Is it Google?
That's the question some people are asking about the data center project that's being proposed just off of Interstate 80 at the 56th Street exit in Lincoln.
According to plans submitted to the city, a company called Agate LLC wants to build a data center that could cover as much as 2 million square feet and have close to 1,000 employees within 20 years.
State and local officials who have been involved in working on the project have all signed non-disclosure agreements and can say little about it. But many of them have admitted they don't actually know who is ultimately behind the project.
It's clear that Agate is a shell or front company. It was registered with the state in April and lists as its address the location of an incorporation company in Delaware.
So why has Google's name come up? A few reasons.
One, the search engine giant did announce earlier this year that as part of $13 billion in data center investments it plans a data center in Nebraska.
Most speculation has centered on the Omaha area, but Google did not specify where in Nebraska it plans to build. A map it included with the announcement showed a dot on what looked like Omaha, but it also included a halo around it that was big enough to include Lincoln.
Another reason there's been speculation it could be Google is the price.
Agate LLC earlier this year filed two applications for state tax incentives. One of the applications lists $560 million investment, the other lists $40 million, for a total of $600 million.
Why is that number significant? It just so happens that's a common investment level for Google when it comes to its data centers.
On Monday, the Kansas City Star reported that Google is looking at building a data center in the northern part of the city. Price tag: $600 million. The story also said Google's initial employment level would be about 30 people.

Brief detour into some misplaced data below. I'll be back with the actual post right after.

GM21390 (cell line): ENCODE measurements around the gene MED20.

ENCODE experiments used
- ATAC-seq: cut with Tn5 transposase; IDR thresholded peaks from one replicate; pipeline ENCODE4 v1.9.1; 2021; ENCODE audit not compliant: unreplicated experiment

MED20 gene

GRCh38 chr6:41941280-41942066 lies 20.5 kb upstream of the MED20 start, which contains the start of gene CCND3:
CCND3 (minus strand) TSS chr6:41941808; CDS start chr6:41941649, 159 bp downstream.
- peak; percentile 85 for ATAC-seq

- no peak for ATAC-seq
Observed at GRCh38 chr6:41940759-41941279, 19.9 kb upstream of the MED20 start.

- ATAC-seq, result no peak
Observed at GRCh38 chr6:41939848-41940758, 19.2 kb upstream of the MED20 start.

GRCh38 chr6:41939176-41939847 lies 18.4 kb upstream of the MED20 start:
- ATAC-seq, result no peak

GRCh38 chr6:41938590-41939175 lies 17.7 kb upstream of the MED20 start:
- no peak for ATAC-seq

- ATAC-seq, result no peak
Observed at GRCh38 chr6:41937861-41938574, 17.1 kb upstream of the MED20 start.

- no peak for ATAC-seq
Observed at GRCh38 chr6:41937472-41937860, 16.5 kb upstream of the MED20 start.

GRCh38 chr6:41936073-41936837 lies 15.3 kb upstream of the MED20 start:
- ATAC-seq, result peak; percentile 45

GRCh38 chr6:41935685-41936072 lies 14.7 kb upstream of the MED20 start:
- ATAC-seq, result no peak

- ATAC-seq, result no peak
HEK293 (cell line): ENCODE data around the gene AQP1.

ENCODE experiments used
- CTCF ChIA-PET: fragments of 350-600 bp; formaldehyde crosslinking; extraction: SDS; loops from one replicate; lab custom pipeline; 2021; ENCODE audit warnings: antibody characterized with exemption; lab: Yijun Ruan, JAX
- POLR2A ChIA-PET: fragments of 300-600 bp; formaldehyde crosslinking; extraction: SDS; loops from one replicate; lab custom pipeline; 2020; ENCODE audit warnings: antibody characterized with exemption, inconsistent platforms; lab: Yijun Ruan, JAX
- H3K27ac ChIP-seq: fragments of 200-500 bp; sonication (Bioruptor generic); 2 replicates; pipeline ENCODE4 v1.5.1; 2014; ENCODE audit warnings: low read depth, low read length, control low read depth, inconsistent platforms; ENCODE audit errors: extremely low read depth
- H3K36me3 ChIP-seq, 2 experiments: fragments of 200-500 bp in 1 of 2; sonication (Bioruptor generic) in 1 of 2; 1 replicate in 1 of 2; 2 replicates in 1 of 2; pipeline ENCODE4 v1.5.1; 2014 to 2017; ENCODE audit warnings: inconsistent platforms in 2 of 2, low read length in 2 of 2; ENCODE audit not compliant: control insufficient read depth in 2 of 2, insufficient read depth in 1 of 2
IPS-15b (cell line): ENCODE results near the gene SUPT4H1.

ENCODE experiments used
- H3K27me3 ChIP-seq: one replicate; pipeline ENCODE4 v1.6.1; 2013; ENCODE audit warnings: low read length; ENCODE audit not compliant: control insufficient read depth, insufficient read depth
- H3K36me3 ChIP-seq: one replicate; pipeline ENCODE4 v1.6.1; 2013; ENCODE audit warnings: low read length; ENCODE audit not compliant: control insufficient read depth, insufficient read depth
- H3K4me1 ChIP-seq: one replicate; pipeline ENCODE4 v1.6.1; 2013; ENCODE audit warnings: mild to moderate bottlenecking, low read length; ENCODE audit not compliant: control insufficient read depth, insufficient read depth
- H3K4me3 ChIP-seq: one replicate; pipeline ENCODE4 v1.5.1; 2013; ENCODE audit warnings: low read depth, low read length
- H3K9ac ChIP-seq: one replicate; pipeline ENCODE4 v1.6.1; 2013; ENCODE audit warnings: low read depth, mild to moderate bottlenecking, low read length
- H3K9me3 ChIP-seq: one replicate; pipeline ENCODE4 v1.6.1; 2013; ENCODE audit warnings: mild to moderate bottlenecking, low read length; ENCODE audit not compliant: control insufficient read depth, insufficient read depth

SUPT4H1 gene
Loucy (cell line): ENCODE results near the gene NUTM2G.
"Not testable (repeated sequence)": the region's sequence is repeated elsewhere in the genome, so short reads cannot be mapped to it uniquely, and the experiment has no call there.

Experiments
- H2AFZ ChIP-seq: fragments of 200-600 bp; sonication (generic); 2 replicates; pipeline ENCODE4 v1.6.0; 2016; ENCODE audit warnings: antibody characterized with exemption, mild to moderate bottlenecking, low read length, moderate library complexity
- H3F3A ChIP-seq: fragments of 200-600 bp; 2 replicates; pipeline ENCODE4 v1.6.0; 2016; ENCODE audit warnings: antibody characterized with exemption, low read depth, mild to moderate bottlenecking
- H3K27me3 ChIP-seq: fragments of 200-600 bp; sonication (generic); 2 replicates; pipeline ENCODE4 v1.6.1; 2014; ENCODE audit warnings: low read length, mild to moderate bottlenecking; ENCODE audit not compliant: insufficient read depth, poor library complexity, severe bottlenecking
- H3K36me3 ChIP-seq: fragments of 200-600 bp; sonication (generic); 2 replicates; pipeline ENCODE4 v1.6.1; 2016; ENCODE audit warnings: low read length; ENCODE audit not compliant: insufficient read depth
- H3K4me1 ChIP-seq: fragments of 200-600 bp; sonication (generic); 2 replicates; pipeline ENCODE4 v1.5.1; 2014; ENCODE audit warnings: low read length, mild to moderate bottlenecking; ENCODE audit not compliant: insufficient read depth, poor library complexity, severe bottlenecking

Guess what? In one of its tax incentive applications, Agate also listed 30 employees.
According to other media reports, Google either has invested or plans to invest $600 million in data centers in Tulsa, Oklahoma, Dallas, Las Vegas and Ohio.
Need more speculation fodder? Consider this: Google, like many tech companies, wants to power its data centers with renewable energy. However, unlike many other companies, such as Facebook, that are getting that power via wind farms, Google has been targeting solar farms.
In January, the Tennessee Valley Authority announced it would build huge solar farms in Alabama and Tennessee to power Google data centers being built in those two states.
The day before the Lincoln data center project had its first hearing before the Lincoln-Lancaster County Planning Commission, a New York-based company called Ranger Power announced plans for a 230-megawatt solar farm east of Lincoln that would produce more than five times more power than all currently operating solar farms in the state combined.
Coincidence? Probably. But it does help to fuel the flames of speculation.
There also are some very strong signs that the company wanting to build a data center in Lincoln is something other than Google.
For one thing, in its announcement earlier this year, Google said its $13 billion in data center investments, including the one in Nebraska, would come this year. The application materials for the Lincoln project suggest construction would not start until next year at the earliest.
There already is a data center site in Sarpy County that is much farther along and seems like it might be a more likely candidate for Google.
That 275-acre site, which has been dubbed "Project Wizard," is northwest of Highway 50 and Schram Road. The company behind it is called Fireball Group LLC.
Fireball, like Agate, used the same Delaware incorporation company, CSC. But, according to Data Center Dynamics, a website dedicated to data center news, there were some interesting coincidences in the Fireball incorporation documents.
They were signed by an attorney named Denny Kwon, who, according to the website, has worked on at least one previous Google data center project.
Kwon also is involved with a company called PHS Industries LLC that bought small parcels of land in the Jacksonville, Florida, area for a different Google project, its fiber internet service.
According to Data Center Dynamics, the company's Florida incorporation documents were signed by Pia Victor, the senior corporate paralegal at Google, who previously worked at Kwon's firm.
So there you have it. There are some strong signs both for and against Google being the company behind the Lincoln data center project.
Since companies treat these projects like state secrets, it's unlikely we're going to know for sure who the actual company behind it is until it wants us to know.
One thing is for certain, though: Whether it's Google or another company, this data center project is, as one local official put it, "a BFD."
For those of you who don't know what that acronym means, I'll give you the polite version: It's a big freaking deal.
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